Yoga in Doha
Time Out Doha takes a leaf out of Madonna's book and tries out yoga Discuss this article
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It’s an embarrassing moment, stretch-ing towards the floor, standing on one leg and trying desperately to maintain your balance. Especially when another yoga enthusiast across the room has perfected the pose with ease – and she’s heavily pregnant.
‘Remember to breathe,’ advises the teacher and co-owner Lauren O’Brien, but even that natural task seems like an impossibility in this position. After only seconds into the pose, our leg succumbs to the wobbles and we veer to one side, coming dangerously close to toppling onto the yoga classmate next to us.
Yoga isn’t supposed to be an extreme sport but, if you’ve never done it before, it can certainly seem like one. But practice makes perfect, and yoga actually isn’t all that difficult to master. After only a few classes, students can expect their limbs to loosen up and obey you (rather than refuse to cooperate, as seemed to be the case with ours).
It’s pretty clear yoga is the pastime de jour when we pay a visit to Pepka Yoga, housed in a pleasant villa on a quiet street in the Al Saad area; the main studio – an airy, light-filled ground floor room, is packed. So much so that two teachers take half a class each.
Though our class was entirely made up of women of all ages, shapes and nationalities, co-owner Valerie Jeremijenko (who has also penned a book about yoga) says that men frequently take classes too. ‘All of our classes are mixed and open to everyone,’ she says. ‘The morning class appeals to women with children but we have many professionals who come to evening and weekend classes.’
According to Valerie, anyone can learn – so you can forget about making excuses. ‘You shouldn’t stop yourself from starting yoga by saying, “I’m too fat” or, “I smoke” etc,’ she says. ‘You can start with just five minutes. The practice will develop from there.’
As for the style of yoga, pepka classes draw from a number of traditional forms, with a particular focus on astanga (the tougher one loved by svelte celebs Gwyneth Paltrow and Madonna). Astanga (sometimes called power yoga) is one of the oldest practised forms and it’s well known for building strength, stamina, flexibility and also cardiovascular fitness.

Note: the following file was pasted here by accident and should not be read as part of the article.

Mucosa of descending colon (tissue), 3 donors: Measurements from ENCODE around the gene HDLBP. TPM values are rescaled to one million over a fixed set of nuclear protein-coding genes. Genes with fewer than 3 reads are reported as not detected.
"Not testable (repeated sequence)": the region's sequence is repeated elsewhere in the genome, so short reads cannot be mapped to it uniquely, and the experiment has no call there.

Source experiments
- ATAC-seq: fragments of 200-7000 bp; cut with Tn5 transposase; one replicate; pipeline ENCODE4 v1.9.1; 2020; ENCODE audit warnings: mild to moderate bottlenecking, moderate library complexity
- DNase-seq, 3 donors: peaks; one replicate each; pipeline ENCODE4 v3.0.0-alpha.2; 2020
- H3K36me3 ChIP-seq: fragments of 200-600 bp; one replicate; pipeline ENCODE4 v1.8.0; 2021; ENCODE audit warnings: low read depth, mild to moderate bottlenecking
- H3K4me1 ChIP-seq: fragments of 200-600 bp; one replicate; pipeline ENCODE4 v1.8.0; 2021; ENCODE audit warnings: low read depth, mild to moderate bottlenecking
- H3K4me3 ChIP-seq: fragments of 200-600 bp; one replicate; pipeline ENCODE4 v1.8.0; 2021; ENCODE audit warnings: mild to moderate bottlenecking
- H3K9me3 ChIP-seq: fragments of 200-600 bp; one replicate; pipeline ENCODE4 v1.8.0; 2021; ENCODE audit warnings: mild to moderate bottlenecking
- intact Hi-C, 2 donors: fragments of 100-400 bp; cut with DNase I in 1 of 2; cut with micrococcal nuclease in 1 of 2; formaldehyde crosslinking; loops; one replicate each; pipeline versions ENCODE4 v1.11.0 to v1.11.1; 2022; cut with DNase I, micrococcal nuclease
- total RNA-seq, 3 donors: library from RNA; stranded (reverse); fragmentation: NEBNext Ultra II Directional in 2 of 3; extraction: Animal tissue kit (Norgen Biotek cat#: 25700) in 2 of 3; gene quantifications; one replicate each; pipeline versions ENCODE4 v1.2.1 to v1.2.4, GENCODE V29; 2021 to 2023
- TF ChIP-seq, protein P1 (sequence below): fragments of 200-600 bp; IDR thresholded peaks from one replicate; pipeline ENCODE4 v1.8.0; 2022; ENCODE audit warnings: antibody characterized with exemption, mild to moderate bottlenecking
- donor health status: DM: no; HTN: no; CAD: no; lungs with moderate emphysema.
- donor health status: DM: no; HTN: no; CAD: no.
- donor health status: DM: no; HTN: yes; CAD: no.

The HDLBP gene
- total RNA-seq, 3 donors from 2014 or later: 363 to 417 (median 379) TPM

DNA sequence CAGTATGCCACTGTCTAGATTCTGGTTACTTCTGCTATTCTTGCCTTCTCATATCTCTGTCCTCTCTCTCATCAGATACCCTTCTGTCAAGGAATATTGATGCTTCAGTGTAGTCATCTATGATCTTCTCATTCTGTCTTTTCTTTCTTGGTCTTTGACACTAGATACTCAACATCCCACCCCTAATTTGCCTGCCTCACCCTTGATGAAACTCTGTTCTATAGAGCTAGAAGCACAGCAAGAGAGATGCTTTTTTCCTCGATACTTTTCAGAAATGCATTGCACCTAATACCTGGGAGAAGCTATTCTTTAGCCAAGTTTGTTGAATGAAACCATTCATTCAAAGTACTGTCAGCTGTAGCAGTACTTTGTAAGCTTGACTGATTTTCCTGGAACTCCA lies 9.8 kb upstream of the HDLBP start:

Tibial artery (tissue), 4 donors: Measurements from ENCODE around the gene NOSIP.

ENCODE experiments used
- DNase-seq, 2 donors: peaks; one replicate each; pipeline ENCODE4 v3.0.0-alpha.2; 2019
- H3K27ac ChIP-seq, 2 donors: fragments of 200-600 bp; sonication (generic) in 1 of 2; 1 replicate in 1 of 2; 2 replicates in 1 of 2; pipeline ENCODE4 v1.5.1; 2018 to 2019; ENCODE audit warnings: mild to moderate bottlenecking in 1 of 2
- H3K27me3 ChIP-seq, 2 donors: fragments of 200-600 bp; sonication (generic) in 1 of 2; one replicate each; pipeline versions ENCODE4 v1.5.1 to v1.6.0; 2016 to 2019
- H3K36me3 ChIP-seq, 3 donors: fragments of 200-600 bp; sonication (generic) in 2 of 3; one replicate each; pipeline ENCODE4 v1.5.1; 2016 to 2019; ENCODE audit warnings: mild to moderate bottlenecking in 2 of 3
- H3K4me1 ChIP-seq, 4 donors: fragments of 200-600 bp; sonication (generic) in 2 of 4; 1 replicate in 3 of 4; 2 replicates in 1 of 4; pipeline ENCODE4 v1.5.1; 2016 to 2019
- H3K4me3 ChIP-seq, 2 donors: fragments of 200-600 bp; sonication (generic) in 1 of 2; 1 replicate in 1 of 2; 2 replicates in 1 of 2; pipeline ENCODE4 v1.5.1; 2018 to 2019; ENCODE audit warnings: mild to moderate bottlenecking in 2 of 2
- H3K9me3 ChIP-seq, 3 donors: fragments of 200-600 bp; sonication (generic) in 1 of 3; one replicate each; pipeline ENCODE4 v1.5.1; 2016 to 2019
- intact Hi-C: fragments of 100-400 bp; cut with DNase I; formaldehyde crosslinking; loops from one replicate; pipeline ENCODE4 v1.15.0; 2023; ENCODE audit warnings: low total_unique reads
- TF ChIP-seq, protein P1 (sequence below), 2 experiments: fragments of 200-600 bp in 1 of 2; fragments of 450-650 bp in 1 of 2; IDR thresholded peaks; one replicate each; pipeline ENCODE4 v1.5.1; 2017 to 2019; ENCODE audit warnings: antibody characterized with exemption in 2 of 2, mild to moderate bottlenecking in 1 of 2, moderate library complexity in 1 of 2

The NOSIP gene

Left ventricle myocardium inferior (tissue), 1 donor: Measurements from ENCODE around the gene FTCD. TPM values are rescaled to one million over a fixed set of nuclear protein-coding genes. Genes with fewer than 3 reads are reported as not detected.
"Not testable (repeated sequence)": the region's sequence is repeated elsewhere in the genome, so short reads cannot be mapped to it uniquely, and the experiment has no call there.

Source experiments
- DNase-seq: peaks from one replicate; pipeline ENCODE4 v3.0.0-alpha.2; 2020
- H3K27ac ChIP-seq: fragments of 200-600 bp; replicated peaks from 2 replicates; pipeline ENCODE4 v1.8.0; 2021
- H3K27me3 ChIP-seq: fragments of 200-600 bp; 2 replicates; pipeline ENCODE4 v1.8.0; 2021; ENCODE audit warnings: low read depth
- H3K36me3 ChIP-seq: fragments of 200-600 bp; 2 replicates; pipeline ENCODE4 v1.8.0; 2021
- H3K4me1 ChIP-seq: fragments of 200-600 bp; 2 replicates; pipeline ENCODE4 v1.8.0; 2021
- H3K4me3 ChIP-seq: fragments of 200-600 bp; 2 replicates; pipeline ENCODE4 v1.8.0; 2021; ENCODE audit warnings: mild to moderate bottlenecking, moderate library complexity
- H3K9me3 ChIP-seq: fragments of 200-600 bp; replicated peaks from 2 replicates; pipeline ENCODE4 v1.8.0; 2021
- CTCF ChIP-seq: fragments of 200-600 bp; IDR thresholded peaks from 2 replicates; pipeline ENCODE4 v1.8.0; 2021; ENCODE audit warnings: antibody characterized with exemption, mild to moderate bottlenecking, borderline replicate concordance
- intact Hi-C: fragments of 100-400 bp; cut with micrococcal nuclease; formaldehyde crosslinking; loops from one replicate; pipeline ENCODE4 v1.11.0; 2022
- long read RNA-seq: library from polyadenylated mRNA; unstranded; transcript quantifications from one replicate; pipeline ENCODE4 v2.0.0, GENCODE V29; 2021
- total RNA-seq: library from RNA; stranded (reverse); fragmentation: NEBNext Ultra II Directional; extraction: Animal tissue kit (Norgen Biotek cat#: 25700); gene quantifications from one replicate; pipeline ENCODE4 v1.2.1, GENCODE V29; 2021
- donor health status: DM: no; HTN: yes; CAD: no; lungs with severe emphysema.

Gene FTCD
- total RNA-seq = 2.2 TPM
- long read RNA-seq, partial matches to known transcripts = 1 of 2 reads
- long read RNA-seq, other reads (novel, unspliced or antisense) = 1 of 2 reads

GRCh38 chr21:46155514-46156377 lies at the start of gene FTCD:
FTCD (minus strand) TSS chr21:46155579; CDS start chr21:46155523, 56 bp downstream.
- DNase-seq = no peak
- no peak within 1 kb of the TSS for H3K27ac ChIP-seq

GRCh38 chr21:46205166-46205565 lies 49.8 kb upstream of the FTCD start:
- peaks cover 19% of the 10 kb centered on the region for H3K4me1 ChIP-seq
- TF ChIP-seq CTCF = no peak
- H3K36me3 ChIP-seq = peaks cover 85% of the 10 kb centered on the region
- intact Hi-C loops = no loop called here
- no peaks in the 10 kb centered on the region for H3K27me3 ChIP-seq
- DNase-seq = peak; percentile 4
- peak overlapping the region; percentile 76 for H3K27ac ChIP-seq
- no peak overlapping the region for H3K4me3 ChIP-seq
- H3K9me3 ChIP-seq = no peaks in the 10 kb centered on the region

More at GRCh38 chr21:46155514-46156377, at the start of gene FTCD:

‘Yoga works on so many different levels and in so many different ways,’ Valerie says. ‘It can be a very strong physical practice and give you many physical benefits like, strength, flexibility and endurance. But because it is practised with breath and awareness and because it focuses on relaxing and letting go into the poses, it also works on a mental and spiritual level. It releases tensions and negative emotions and can put us back in touch with our core beliefs and goals.’
Aside from reaching emotional Zen, yoga makes you fit. It can be more exhausting than running several kilometres – or at least, that’s how we felt towards the end of the class. Some asanas (poses) had our muscles begging for mercy, and once the class was over; we gratefully stretched out, lying comatose on the floor and feeling a step or two closer to a svelte physique. Just like Madonna.
If you’re keen to try yoga at the Pepka Yoga studios (24 Humandi Street, behind Royal Plaza in Al Saad area) visit the website at www.pepkayoga.com or phone 582 6531/ 551 0913 for details and the latest timetable. A casual class costs QR50, or 10 sessions cost QR450.
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